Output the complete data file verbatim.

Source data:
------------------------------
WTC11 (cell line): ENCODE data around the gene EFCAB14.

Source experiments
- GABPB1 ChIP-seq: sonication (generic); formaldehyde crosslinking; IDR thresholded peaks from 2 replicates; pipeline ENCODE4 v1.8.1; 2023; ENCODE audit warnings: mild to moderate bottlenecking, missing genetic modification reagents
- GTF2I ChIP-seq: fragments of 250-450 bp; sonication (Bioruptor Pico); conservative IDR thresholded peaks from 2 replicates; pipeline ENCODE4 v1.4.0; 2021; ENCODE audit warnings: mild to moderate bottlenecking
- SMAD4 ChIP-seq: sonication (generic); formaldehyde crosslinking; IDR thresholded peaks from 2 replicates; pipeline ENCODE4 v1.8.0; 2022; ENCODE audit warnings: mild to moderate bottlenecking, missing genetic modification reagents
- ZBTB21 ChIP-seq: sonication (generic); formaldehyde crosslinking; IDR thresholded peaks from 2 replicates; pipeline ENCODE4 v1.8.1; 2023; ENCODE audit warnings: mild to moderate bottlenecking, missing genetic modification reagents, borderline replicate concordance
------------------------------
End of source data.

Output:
WTC11 (cell line): ENCODE data around the gene EFCAB14.

Source experiments
- GABPB1 ChIP-seq: sonication (generic); formaldehyde crosslinking; IDR thresholded peaks from 2 replicates; pipeline ENCODE4 v1.8.1; 2023; ENCODE audit warnings: mild to moderate bottlenecking, missing genetic modification reagents
- GTF2I ChIP-seq: fragments of 250-450 bp; sonication (Bioruptor Pico); conservative IDR thresholded peaks from 2 replicates; pipeline ENCODE4 v1.4.0; 2021; ENCODE audit warnings: mild to moderate bottlenecking
- SMAD4 ChIP-seq: sonication (generic); formaldehyde crosslinking; IDR thresholded peaks from 2 replicates; pipeline ENCODE4 v1.8.0; 2022; ENCODE audit warnings: mild to moderate bottlenecking, missing genetic modification reagents
- ZBTB21 ChIP-seq: sonication (generic); formaldehyde crosslinking; IDR thresholded peaks from 2 replicates; pipeline ENCODE4 v1.8.1; 2023; ENCODE audit warnings: mild to moderate bottlenecking, missing genetic modification reagents, borderline replicate concordance